Ms Kelly enjoys the respect of senior figures in education and is likely to emerge as a central face of Labour in the election campaign, fronting a key public service department in an election Labour hopes will be dominated by the economy, health and education. She set out her political philosophy at the start of the week in a lecture for the Fabian Society, arguing that reform of the comprehensive school system was essential to ensure that "no individual's life chances should be unfairly determined by their social class".
Ruth Kelly was born to Catholic parents in Limavady, Northern Ireland, near where her father Bernard ran a pharmacy. The family moved to Belfast before crossing the water to England where Ms Kelly attended Westminster School as a boarder before winning a place at Queen's College, Oxford where she took a degree in philosophy, politics and economics.
In 1990 she impressed Will Hutton, then economics editor of The Guardian, and joined as an economics writer, working for the paper for four years while studying for an MSc part time at the London School of Economics. Her famed ability with figures led her to the major scoop that Norman Lamont had broken the Treasury's golden rules of public spending in his 1992 budget. She joined an anti-racism group, where she met her husband Derek Gadd.
She was headhunted by Mervyn King at the Bank of England to write the bank's quarterly inflation report, but left to contest the Conservative seat of Bolton West for Labour while heavily pregnant. She won the marginal seat and gave birth to her first son Eamonn 11 days later.
At Westminster, she enjoyed a meteoric career, working as a parliamentary aide to the then Agriculture Minister Nick Brown before being promoted to the Treasury as Economic Secretary and the Cabinet Office.
Wisely for someone with ambition, Ms Kelly has worked hard to avoid being sucked into the faction fighting between Blairites and Brownites. "I am not interested in all that. I just keep out of it," she has told friends. However, she found it harder than she hoped. When she moved to the Treasury as financial secretary she forged a good working relationship with Gordon Brown but was never fully accepted into his inner circle because of her Blairite instincts. One Brown ally said: "She is very ambitious. She hitched her star to Blair's wagon."
If her time at the Treasury gave her an insider's knowledge of government, and led to predictions that she would be the first woman chancellor or even prime minister, her promotion to the Cabinet Office widened her work in government.
However, as Education Secretary Ms Kelly immediately attracted controversy over her links with the controversial Roman Catholic Opus Dei movement. She has been defensive about the issue. She does not wear her faith on her sleeve, preferring to keep her religion private, and has insisted that she abides by Cabinet collective responsibility. She insisted in one interview: "It is a private spiritual life and I don't think it is relevant to my job." However, some believe she would have found it hard to accept a job as health secretary because of her views on abortion.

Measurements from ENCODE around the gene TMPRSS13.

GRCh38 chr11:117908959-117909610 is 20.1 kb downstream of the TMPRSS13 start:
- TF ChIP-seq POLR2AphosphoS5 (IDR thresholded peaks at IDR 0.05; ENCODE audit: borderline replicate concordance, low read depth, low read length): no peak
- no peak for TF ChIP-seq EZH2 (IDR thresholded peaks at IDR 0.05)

She has won over journalists with her engaging manner - she always seems pleased to see people - and takes time to ask questions and seek opinions rather than merely pontificate at length. It is a quality that has softened senior figures in education, who still feel optimistic about the prospects for the new education secretary despite her slightly difficult first few months in office. They have found her approachable and willing to listen, although some remain sceptical that she will be able to fight education's corner with the big beasts of Nos 10 and 11.
Ms Kelly did use her considerable inside knowledge of the Treasury to secure a major settlement for education in the Budget last month. She was careful to pepper her lengthy bids with the evidence she knew would convince her former boss Gordon Brown to part with cash. The result was not merely more than £9bn for primary schools, but also £1.5 bn for rebuilding further education colleges, the unsung Cinderellas of the education world.
When she was appointed, Ruth Kelly appeared to be the youthful supermum of the Blair administration. She still maintains part of the image. Most evenings she manages to leave her offices opposite Church House at 6.30pm, in time to put her children to bed. Her old rule at the Treasury, not to take home ministerial red boxes, has had to go by the board.
Now she faces selling one of Labour's key messages to the voters, defending a majority of 5,518 as well as trying to secure her reputation as one of Labour's most promising figures.
A LIFE IN BRIEF
9 May 1968 at Limavady, Northern Ireland, to Bernard Kelly, a pharmacist, and Gertrude Kelly, a teacher.
Married Derek Gadd in 1996. They have four children.
Westminster School; Queen's College, Oxford (BA, PPE, 1989); London School of Economics (MSc 1992).
Economics writer, The Guardian, 1990-94; deputy editor, quarterly inflation report, Bank of England. Entered Parliament as MP for Bolton West,1997. PPS to Agriculture Minister Nick Brown, 1998-2001; Economic Secretary to the Treasury, before working at the Cabinet Office; Education Secretary, December 2004
"I have always liked thinking about real life issues and how I can apply my principles to helping people."
"She combines a certain steel with great intelligence and warmth."
- Tessa Jowell, Secretary of State for Culture, Media and Sport.Reuse content